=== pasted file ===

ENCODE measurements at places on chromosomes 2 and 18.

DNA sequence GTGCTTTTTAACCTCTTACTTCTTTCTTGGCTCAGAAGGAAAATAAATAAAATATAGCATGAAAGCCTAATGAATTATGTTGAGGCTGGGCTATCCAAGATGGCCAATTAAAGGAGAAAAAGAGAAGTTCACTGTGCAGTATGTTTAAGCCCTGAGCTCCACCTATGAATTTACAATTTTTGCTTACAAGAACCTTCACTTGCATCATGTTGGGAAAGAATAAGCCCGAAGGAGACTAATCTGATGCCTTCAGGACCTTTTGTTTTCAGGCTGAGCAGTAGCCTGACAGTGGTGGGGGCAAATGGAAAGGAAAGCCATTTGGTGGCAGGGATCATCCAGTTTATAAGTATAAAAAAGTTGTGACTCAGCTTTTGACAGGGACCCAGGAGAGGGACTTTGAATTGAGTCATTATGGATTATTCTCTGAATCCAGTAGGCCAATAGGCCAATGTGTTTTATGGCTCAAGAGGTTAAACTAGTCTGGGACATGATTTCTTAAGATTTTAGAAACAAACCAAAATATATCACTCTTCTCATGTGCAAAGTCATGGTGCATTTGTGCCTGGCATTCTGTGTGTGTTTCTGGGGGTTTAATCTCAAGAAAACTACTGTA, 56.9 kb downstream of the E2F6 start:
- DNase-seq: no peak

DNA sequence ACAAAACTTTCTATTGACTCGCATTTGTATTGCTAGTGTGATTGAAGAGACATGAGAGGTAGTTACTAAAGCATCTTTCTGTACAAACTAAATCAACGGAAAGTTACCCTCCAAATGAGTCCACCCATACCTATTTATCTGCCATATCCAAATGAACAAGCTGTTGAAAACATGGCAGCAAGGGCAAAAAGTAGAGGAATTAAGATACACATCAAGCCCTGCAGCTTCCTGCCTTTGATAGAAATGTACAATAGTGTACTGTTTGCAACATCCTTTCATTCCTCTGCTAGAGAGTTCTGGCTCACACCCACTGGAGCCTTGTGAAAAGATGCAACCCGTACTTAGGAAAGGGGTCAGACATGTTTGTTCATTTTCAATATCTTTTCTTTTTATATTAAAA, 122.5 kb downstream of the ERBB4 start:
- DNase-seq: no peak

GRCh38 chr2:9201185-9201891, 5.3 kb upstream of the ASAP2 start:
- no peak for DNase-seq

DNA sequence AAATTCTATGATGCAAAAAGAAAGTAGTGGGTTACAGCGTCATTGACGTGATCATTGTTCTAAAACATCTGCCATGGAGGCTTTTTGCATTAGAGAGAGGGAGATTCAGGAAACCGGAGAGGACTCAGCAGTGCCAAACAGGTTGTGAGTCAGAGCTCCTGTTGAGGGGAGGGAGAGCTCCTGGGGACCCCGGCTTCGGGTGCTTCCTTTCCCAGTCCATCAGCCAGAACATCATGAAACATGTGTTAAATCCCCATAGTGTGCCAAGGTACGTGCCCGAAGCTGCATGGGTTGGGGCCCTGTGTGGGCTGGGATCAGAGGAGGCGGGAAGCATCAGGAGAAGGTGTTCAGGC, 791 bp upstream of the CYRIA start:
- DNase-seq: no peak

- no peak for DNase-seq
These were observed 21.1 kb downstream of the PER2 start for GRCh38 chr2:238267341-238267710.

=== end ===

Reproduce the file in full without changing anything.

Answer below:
ENCODE measurements at places on chromosomes 2 and 18.

DNA sequence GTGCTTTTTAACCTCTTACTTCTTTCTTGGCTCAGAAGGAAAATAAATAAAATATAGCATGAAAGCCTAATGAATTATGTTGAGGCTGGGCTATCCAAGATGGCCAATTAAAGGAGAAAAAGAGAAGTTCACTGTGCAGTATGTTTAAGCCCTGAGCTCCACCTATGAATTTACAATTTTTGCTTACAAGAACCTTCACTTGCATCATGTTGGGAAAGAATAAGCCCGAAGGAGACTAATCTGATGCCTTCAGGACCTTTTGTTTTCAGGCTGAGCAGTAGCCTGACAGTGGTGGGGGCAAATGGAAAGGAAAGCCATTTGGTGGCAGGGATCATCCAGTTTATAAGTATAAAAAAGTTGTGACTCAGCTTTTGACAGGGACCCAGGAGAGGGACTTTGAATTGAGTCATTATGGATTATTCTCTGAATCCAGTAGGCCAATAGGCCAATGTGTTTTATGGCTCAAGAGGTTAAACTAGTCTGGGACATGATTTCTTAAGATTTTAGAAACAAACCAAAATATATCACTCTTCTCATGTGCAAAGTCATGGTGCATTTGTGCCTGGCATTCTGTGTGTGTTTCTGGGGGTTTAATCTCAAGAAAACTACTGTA, 56.9 kb downstream of the E2F6 start:
- DNase-seq: no peak

DNA sequence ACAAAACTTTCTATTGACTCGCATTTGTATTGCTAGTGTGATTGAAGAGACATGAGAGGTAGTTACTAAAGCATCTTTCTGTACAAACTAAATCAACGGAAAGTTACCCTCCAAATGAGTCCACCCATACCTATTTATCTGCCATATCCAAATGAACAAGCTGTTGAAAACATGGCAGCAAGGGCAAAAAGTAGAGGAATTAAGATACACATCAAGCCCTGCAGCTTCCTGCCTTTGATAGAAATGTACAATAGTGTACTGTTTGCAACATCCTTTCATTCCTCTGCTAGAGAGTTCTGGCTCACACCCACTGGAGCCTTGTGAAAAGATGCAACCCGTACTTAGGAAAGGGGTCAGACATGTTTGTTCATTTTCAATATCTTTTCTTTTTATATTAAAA, 122.5 kb downstream of the ERBB4 start:
- DNase-seq: no peak

GRCh38 chr2:9201185-9201891, 5.3 kb upstream of the ASAP2 start:
- no peak for DNase-seq

DNA sequence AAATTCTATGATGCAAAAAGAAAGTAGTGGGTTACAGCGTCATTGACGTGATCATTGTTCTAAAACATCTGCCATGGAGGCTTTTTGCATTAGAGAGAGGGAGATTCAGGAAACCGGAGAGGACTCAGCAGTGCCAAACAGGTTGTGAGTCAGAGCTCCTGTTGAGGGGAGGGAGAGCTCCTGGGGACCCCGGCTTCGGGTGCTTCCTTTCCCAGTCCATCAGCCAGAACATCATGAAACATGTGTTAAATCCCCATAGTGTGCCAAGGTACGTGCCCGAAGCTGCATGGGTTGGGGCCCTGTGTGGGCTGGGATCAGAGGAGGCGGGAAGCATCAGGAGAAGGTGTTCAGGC, 791 bp upstream of the CYRIA start:
- DNase-seq: no peak

- no peak for DNase-seq
These were observed 21.1 kb downstream of the PER2 start for GRCh38 chr2:238267341-238267710.